Simply Statistics Podcast #3: Interview with Steven Salzberg


Interview with Steven Salzberg about the ENCODE Project.

In this episode Jeff and I have a discussion with Steven Salzberg, Professor of Medicine and Biostatistics at Johns Hopkins University, about the recent findings from the ENCODE Project where he helps us separate fact from fiction. You’re going to want to watch to the end with this one.

Here are some excerpts from the interview.

Regarding why the data should have been released immediately without restriction:

If this [ENCODE] were funded by a regular investigator-initiated grant, then I would say you have your own grant, you’ve got some hypotheses you’re pursuing, you’re collecting data, you’ve already demonstrated that…you have some special ability to do this work and you should get some time to look at your data that you just generated to publish it. This was not that kind of a project. These are not hypothesis-driven projects. They are data collection projects. The whole model is…they’re creating a resource and it’s more efficient to create the resource in one place…. So we all get this data that’s being made available for less money…. I think if you’re going to be funded that way, you should release the data right away, no restrictions, because you’re funded because you’re good at generating this data cheaply….But you may not be the best person to do the analysis.

Regarding the problem with large-scale top-down funding approaches versus the individual investigator approach:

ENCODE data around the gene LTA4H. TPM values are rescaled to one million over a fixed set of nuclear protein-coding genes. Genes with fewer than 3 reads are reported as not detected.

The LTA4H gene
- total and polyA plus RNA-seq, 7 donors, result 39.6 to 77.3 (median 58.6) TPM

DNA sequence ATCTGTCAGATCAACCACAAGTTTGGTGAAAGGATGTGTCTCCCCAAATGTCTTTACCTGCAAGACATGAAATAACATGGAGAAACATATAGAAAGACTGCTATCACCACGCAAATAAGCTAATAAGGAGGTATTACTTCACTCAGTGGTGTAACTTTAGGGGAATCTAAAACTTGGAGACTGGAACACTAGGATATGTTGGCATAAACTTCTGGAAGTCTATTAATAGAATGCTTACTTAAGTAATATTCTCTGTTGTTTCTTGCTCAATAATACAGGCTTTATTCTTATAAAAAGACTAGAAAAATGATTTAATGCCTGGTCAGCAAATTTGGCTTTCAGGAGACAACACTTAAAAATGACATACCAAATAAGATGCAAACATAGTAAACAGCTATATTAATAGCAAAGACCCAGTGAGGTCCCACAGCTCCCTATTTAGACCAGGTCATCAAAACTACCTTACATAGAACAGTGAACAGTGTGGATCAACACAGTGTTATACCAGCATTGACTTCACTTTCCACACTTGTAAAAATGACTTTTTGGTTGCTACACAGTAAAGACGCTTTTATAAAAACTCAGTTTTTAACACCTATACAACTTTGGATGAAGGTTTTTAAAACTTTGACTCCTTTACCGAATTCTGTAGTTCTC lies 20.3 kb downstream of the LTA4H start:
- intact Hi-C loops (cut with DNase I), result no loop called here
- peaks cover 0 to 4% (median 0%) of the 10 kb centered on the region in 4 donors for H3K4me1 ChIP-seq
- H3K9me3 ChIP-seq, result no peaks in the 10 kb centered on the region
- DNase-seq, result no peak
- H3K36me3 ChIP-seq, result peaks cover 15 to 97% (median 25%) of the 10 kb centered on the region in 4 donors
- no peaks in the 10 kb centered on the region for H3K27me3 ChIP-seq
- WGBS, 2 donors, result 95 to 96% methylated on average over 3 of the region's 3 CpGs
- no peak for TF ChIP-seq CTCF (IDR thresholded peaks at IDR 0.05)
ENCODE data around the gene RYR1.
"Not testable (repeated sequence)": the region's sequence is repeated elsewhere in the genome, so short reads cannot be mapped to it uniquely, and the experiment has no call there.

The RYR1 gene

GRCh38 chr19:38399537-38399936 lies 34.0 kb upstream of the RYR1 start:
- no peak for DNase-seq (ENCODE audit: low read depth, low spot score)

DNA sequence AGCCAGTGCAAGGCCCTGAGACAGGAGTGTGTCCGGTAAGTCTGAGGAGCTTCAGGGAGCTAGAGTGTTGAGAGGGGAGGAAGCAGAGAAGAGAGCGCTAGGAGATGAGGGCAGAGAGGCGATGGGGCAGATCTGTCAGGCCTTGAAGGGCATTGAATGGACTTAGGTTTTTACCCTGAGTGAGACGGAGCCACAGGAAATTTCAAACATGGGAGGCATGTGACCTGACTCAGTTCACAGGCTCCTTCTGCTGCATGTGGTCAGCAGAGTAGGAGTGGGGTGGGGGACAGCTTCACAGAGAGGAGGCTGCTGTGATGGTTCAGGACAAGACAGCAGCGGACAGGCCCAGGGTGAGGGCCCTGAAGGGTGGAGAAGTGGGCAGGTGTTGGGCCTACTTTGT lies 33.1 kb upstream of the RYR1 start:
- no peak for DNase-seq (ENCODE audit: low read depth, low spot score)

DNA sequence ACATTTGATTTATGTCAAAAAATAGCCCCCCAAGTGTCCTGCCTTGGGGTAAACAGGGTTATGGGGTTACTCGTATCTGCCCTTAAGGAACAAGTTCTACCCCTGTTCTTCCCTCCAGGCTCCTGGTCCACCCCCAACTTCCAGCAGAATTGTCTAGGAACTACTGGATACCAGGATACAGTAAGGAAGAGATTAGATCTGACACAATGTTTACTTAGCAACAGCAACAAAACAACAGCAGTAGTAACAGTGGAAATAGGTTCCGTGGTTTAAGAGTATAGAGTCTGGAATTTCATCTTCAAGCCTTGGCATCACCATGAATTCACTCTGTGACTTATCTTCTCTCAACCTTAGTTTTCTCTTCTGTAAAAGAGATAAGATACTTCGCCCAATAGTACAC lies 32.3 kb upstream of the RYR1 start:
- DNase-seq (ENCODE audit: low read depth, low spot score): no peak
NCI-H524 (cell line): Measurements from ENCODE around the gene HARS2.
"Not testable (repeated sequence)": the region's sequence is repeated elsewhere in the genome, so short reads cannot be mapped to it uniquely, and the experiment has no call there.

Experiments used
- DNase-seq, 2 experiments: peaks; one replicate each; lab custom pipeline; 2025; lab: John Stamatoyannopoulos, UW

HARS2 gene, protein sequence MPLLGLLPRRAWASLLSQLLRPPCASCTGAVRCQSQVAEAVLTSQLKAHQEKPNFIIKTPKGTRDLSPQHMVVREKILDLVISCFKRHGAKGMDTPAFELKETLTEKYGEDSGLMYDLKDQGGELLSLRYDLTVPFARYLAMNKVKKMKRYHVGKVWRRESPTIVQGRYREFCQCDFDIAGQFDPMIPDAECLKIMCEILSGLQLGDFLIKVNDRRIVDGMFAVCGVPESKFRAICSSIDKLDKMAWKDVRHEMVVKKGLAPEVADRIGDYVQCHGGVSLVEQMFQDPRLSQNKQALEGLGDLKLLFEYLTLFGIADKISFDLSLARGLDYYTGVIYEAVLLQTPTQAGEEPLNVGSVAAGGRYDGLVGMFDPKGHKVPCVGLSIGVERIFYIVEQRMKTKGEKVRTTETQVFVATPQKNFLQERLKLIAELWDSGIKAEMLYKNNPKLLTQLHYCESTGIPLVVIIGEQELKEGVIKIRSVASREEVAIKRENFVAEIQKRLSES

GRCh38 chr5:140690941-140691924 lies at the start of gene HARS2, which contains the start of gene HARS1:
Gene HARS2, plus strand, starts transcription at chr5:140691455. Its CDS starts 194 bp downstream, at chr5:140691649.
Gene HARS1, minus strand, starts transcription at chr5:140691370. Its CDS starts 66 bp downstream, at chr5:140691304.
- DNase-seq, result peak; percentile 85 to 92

Well, it’s inefficient because it’s anti-competitive. They have a huge amount of money going to a few centers, they’ll do tons of experiments of the same type—may not be the best place to do that. They could instead give that money to 20 times as many investigators who would be refining the techniques and developing better ones. And a few years from now, instead of having another set of ENCODE papers—which we’re probably going to have—we might have much better methods and I think we’d have just as much in terms of discovery, probably more.

Regarding best way to make discoveries:

I think a problem I have with it…is that the top-down approach to science isn’t the way you make discoveries. And NIH has sort of said we’re going to fund these data generation and data analysis groups—they’re doing both…and by golly we’re going to discover some things. Well, it doesn’t always work if you do that. You can’t just say…so the Human Genome [Project], even though, of course there were lots of promises about curing cancer, we didn’t say we were going to discover how a particular gene works, we said we’re going to discover what the sequence is. And we did! Really well. With these [ENCODE] projects they said we’re going to figure out the function of all the elements, and they haven’t figured that out, at all.

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[NOTE: Due to clumsy camera operator (who forgot to turn the camera on), we lost one of our three camera angles and so the there’s no front-facing view. Sorry!]